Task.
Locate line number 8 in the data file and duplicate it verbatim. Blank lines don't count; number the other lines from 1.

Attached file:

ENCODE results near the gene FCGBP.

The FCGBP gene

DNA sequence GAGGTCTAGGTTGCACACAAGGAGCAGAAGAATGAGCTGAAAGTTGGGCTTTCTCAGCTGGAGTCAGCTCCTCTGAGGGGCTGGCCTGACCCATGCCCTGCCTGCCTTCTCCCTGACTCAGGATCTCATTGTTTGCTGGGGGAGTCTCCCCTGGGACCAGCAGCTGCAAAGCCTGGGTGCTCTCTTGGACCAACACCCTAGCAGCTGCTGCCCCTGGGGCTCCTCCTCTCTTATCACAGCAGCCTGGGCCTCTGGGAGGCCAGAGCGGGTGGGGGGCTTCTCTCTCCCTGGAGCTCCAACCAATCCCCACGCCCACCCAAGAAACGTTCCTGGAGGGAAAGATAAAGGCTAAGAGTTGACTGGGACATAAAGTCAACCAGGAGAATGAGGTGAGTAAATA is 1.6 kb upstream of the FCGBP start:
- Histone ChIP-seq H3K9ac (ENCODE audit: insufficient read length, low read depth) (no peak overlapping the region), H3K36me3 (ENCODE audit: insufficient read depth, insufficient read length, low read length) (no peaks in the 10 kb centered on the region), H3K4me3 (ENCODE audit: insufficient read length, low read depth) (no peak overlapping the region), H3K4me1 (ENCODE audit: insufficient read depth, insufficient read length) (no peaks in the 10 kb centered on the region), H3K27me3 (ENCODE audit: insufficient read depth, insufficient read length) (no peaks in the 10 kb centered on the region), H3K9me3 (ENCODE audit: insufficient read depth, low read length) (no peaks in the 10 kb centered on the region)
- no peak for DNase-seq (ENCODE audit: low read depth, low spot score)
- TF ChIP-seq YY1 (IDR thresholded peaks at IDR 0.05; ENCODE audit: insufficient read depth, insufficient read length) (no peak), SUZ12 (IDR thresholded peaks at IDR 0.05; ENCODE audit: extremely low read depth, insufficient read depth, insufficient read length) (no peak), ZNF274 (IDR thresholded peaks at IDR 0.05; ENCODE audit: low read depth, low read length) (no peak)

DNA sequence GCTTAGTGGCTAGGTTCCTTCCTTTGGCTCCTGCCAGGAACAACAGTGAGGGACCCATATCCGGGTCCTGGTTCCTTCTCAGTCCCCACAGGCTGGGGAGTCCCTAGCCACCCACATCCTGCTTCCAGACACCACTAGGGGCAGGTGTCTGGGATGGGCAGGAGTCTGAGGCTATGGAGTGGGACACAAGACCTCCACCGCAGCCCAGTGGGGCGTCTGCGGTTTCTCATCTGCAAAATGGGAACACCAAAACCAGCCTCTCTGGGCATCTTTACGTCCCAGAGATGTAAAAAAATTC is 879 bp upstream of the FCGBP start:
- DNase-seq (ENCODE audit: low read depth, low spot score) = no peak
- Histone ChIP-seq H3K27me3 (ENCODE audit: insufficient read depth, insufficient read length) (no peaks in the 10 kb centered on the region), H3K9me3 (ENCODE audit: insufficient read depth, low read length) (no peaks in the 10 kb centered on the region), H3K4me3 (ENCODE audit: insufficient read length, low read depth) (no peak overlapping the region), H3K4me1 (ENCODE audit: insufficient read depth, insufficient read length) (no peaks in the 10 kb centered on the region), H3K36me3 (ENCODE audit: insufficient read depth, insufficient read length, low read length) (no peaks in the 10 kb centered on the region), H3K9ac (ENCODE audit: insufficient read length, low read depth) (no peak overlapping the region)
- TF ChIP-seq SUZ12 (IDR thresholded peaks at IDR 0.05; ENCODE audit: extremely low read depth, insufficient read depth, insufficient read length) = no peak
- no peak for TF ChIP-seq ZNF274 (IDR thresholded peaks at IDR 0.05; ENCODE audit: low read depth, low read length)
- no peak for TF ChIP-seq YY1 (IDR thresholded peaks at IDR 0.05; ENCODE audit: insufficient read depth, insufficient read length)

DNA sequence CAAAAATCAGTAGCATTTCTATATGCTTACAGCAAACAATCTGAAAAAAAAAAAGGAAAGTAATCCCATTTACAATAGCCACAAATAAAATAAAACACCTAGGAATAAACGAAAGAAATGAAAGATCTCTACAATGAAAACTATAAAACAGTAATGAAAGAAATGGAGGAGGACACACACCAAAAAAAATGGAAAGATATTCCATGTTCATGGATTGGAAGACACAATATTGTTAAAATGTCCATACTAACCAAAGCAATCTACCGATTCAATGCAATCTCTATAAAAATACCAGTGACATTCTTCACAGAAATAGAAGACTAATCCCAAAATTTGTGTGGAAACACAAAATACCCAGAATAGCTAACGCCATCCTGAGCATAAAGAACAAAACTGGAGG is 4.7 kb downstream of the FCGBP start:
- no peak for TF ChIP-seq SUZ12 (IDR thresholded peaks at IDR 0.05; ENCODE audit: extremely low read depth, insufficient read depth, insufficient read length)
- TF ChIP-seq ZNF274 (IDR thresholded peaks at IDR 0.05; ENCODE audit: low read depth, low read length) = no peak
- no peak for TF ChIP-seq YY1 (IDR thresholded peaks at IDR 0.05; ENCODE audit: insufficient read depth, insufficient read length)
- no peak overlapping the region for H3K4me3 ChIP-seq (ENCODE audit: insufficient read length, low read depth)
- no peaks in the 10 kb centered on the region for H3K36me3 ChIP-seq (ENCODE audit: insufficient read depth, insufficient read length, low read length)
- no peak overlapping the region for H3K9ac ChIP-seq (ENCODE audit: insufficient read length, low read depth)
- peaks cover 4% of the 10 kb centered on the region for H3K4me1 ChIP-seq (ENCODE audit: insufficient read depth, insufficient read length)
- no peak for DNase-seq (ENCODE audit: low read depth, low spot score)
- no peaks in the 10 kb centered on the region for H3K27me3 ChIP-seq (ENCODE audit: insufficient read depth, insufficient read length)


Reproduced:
- DNase-seq (ENCODE audit: low read depth, low spot score) = no peak